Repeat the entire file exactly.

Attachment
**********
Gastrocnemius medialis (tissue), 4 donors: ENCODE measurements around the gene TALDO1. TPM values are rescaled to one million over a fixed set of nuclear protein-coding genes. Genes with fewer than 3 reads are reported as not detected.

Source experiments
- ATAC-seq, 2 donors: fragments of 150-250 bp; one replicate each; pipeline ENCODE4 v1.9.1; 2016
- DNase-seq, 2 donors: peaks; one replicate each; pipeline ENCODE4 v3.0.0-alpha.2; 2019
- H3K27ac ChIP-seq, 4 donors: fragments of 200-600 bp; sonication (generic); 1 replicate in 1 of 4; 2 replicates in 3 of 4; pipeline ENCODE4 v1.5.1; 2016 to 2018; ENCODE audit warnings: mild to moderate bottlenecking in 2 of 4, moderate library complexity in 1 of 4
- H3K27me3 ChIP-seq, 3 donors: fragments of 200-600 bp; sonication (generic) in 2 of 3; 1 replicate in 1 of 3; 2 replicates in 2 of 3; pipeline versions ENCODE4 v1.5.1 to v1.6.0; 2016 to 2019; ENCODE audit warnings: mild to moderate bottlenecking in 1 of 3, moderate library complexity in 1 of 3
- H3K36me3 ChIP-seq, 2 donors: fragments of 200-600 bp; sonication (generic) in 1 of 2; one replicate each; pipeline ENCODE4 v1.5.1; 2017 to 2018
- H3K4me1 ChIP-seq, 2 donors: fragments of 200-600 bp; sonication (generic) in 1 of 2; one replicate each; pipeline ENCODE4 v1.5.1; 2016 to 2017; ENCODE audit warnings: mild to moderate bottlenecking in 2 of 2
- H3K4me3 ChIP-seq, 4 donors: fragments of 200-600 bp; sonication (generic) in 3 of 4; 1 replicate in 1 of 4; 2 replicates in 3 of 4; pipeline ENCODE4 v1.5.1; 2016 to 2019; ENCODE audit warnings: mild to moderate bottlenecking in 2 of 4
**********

Gastrocnemius medialis (tissue), 4 donors: ENCODE measurements around the gene TALDO1. TPM values are rescaled to one million over a fixed set of nuclear protein-coding genes. Genes with fewer than 3 reads are reported as not detected.

Source experiments
- ATAC-seq, 2 donors: fragments of 150-250 bp; one replicate each; pipeline ENCODE4 v1.9.1; 2016
- DNase-seq, 2 donors: peaks; one replicate each; pipeline ENCODE4 v3.0.0-alpha.2; 2019
- H3K27ac ChIP-seq, 4 donors: fragments of 200-600 bp; sonication (generic); 1 replicate in 1 of 4; 2 replicates in 3 of 4; pipeline ENCODE4 v1.5.1; 2016 to 2018; ENCODE audit warnings: mild to moderate bottlenecking in 2 of 4, moderate library complexity in 1 of 4
- H3K27me3 ChIP-seq, 3 donors: fragments of 200-600 bp; sonication (generic) in 2 of 3; 1 replicate in 1 of 3; 2 replicates in 2 of 3; pipeline versions ENCODE4 v1.5.1 to v1.6.0; 2016 to 2019; ENCODE audit warnings: mild to moderate bottlenecking in 1 of 3, moderate library complexity in 1 of 3
- H3K36me3 ChIP-seq, 2 donors: fragments of 200-600 bp; sonication (generic) in 1 of 2; one replicate each; pipeline ENCODE4 v1.5.1; 2017 to 2018
- H3K4me1 ChIP-seq, 2 donors: fragments of 200-600 bp; sonication (generic) in 1 of 2; one replicate each; pipeline ENCODE4 v1.5.1; 2016 to 2017; ENCODE audit warnings: mild to moderate bottlenecking in 2 of 2
- H3K4me3 ChIP-seq, 4 donors: fragments of 200-600 bp; sonication (generic) in 3 of 4; 1 replicate in 1 of 4; 2 replicates in 3 of 4; pipeline ENCODE4 v1.5.1; 2016 to 2019; ENCODE audit warnings: mild to moderate bottlenecking in 2 of 4